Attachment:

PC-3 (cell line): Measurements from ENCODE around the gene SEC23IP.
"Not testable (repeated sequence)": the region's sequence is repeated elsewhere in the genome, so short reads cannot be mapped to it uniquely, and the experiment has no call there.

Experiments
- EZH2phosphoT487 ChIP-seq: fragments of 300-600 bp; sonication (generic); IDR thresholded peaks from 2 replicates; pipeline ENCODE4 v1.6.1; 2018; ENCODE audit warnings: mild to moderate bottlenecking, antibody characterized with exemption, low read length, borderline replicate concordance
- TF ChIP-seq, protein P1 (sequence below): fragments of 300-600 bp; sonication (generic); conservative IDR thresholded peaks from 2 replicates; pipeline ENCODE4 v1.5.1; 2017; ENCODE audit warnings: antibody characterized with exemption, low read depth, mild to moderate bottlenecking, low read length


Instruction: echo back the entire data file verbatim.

PC-3 (cell line): Measurements from ENCODE around the gene SEC23IP.
"Not testable (repeated sequence)": the region's sequence is repeated elsewhere in the genome, so short reads cannot be mapped to it uniquely, and the experiment has no call there.

Experiments
- EZH2phosphoT487 ChIP-seq: fragments of 300-600 bp; sonication (generic); IDR thresholded peaks from 2 replicates; pipeline ENCODE4 v1.6.1; 2018; ENCODE audit warnings: mild to moderate bottlenecking, antibody characterized with exemption, low read length, borderline replicate concordance
- TF ChIP-seq, protein P1 (sequence below): fragments of 300-600 bp; sonication (generic); conservative IDR thresholded peaks from 2 replicates; pipeline ENCODE4 v1.5.1; 2017; ENCODE audit warnings: antibody characterized with exemption, low read depth, mild to moderate bottlenecking, low read length